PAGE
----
Bored, depressed, disillusioned, and overwhelmed by the Mediterranean island, Nicholas contemplates suicide, then takes to long solitary walks. On one of these walks he stumbles upon the wealthy Greek recluse Maurice Conchis, who may or may not have collaborated with the Nazis during the war and apparently lives alone on his island estate. Inez Irwin, Maida's Little Shop. She makes friends in the nieghborhood, one of whom turns out to be her nanny's grandson from Ireland.
Only I think the diamond was in a necklace Emberley, Ed. This sounds like it could be any of the many drawing books by Ed Emberley. This definitely matches the description, although there may be others as well. I adored this book--you really could make a whole little world, without any particular drawing talent. Have you looked at the Ed Emberly drawing books? There are many and they are in the right time frame. Ed Emberley, Make a World. From description, most likely this one of his many books. Finally back in print. It's one of my favorite gifts for children in elementary school--this book, a big blank book, and a set of markers, with the invitation to "make a world.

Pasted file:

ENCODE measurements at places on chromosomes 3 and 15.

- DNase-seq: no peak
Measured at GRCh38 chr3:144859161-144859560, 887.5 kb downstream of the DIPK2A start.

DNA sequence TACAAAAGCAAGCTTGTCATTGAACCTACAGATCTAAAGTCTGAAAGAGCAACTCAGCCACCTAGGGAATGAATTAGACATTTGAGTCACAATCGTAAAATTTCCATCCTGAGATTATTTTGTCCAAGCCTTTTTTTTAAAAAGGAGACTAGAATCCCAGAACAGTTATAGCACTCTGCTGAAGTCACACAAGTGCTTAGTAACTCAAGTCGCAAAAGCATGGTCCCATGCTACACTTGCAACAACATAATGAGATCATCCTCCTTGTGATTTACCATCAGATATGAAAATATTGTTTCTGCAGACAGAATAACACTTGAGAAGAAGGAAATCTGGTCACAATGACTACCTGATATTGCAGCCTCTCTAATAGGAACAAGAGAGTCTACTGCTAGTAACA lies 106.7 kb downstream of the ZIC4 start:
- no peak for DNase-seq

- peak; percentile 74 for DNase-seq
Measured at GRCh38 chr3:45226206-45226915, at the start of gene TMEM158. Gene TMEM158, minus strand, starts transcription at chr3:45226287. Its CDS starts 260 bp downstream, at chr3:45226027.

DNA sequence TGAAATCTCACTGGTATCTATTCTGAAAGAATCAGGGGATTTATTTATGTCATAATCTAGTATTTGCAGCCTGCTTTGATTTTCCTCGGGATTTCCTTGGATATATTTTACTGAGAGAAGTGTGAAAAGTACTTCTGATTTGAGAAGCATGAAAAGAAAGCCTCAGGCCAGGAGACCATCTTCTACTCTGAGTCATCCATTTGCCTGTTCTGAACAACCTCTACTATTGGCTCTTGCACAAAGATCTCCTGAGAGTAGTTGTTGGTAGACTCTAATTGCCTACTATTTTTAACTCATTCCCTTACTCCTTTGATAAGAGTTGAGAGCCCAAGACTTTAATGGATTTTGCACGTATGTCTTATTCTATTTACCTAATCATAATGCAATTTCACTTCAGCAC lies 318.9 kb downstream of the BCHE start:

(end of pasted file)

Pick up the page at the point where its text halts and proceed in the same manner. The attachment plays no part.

My favorite is a child who made an atlas of his "planet. Not sure who was the solver but, I thank you!!! I saw the inquiry about a book with the saying "hay foot, straw foot, left foot, right foot. The author is Jan Margo. All I remember about this book is a little boy who would march around with a paper hat on his head and chant "hayfoot, strawfoot" as he marched.
One I read around about a little boy who would march around with a paper hat singing "Hayfoot, Strawfoot. His sergeant, also a country fellow, asks him if he can tell hay from straw. Of course he can, any durn fool can do that! So Sarge ties a wisp of hay to one foot and straw to the other, and drills him by calling 'hay-foot, straw-foot' instead of 'left, right, left'. His only companions are a dog named Brogla an her puppy Rags. I was enquiring about a book my family read 30 years ago.